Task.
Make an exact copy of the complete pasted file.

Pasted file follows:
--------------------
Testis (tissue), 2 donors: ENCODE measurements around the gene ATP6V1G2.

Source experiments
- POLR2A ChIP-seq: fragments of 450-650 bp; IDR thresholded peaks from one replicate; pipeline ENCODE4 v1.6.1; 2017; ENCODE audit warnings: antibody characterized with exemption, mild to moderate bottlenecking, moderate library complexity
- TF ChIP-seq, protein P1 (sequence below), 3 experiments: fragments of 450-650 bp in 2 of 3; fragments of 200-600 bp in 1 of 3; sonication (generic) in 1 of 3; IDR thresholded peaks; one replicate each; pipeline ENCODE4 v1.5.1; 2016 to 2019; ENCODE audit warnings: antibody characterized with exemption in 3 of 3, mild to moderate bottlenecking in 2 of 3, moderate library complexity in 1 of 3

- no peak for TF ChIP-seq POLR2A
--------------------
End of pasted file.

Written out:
Testis (tissue), 2 donors: ENCODE measurements around the gene ATP6V1G2.

Source experiments
- POLR2A ChIP-seq: fragments of 450-650 bp; IDR thresholded peaks from one replicate; pipeline ENCODE4 v1.6.1; 2017; ENCODE audit warnings: antibody characterized with exemption, mild to moderate bottlenecking, moderate library complexity
- TF ChIP-seq, protein P1 (sequence below), 3 experiments: fragments of 450-650 bp in 2 of 3; fragments of 200-600 bp in 1 of 3; sonication (generic) in 1 of 3; IDR thresholded peaks; one replicate each; pipeline ENCODE4 v1.5.1; 2016 to 2019; ENCODE audit warnings: antibody characterized with exemption in 3 of 3, mild to moderate bottlenecking in 2 of 3, moderate library complexity in 1 of 3

- no peak for TF ChIP-seq POLR2A